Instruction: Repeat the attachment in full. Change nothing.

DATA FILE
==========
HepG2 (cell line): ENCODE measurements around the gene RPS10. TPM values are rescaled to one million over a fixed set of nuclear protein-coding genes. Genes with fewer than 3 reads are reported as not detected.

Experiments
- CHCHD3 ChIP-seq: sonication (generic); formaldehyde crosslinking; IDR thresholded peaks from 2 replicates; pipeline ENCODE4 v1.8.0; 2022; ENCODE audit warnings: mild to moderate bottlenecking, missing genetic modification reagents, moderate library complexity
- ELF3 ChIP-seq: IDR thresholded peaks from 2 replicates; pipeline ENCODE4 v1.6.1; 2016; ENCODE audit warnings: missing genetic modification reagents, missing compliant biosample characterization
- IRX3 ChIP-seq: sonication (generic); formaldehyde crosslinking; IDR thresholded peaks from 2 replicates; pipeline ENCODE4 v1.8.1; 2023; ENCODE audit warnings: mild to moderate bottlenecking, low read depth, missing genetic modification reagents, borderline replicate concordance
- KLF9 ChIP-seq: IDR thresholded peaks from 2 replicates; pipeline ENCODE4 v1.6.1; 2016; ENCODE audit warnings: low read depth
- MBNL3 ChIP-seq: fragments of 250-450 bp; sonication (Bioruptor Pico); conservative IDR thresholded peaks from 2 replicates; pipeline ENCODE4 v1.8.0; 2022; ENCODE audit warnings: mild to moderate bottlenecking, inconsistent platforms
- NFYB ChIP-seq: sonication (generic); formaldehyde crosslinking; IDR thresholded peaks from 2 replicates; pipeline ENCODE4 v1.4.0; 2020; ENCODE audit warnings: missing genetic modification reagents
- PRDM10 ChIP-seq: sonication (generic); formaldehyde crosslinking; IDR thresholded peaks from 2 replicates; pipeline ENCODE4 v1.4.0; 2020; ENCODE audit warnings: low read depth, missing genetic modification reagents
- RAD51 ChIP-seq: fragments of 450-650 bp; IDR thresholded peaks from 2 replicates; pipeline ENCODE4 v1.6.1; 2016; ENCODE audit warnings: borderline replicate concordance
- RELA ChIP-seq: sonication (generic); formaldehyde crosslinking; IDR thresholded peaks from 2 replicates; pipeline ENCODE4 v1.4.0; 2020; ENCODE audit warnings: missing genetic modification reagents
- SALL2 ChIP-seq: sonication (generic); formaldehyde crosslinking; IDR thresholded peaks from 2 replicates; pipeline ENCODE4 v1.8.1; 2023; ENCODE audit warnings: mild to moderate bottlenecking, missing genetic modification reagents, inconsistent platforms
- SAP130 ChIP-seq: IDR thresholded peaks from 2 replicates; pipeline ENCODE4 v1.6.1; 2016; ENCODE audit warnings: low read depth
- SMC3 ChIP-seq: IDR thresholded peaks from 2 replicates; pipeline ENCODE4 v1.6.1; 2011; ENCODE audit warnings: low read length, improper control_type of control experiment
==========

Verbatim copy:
HepG2 (cell line): ENCODE measurements around the gene RPS10. TPM values are rescaled to one million over a fixed set of nuclear protein-coding genes. Genes with fewer than 3 reads are reported as not detected.

Experiments
- CHCHD3 ChIP-seq: sonication (generic); formaldehyde crosslinking; IDR thresholded peaks from 2 replicates; pipeline ENCODE4 v1.8.0; 2022; ENCODE audit warnings: mild to moderate bottlenecking, missing genetic modification reagents, moderate library complexity
- ELF3 ChIP-seq: IDR thresholded peaks from 2 replicates; pipeline ENCODE4 v1.6.1; 2016; ENCODE audit warnings: missing genetic modification reagents, missing compliant biosample characterization
- IRX3 ChIP-seq: sonication (generic); formaldehyde crosslinking; IDR thresholded peaks from 2 replicates; pipeline ENCODE4 v1.8.1; 2023; ENCODE audit warnings: mild to moderate bottlenecking, low read depth, missing genetic modification reagents, borderline replicate concordance
- KLF9 ChIP-seq: IDR thresholded peaks from 2 replicates; pipeline ENCODE4 v1.6.1; 2016; ENCODE audit warnings: low read depth
- MBNL3 ChIP-seq: fragments of 250-450 bp; sonication (Bioruptor Pico); conservative IDR thresholded peaks from 2 replicates; pipeline ENCODE4 v1.8.0; 2022; ENCODE audit warnings: mild to moderate bottlenecking, inconsistent platforms
- NFYB ChIP-seq: sonication (generic); formaldehyde crosslinking; IDR thresholded peaks from 2 replicates; pipeline ENCODE4 v1.4.0; 2020; ENCODE audit warnings: missing genetic modification reagents
- PRDM10 ChIP-seq: sonication (generic); formaldehyde crosslinking; IDR thresholded peaks from 2 replicates; pipeline ENCODE4 v1.4.0; 2020; ENCODE audit warnings: low read depth, missing genetic modification reagents
- RAD51 ChIP-seq: fragments of 450-650 bp; IDR thresholded peaks from 2 replicates; pipeline ENCODE4 v1.6.1; 2016; ENCODE audit warnings: borderline replicate concordance
- RELA ChIP-seq: sonication (generic); formaldehyde crosslinking; IDR thresholded peaks from 2 replicates; pipeline ENCODE4 v1.4.0; 2020; ENCODE audit warnings: missing genetic modification reagents
- SALL2 ChIP-seq: sonication (generic); formaldehyde crosslinking; IDR thresholded peaks from 2 replicates; pipeline ENCODE4 v1.8.1; 2023; ENCODE audit warnings: mild to moderate bottlenecking, missing genetic modification reagents, inconsistent platforms
- SAP130 ChIP-seq: IDR thresholded peaks from 2 replicates; pipeline ENCODE4 v1.6.1; 2016; ENCODE audit warnings: low read depth
- SMC3 ChIP-seq: IDR thresholded peaks from 2 replicates; pipeline ENCODE4 v1.6.1; 2011; ENCODE audit warnings: low read length, improper control_type of control experiment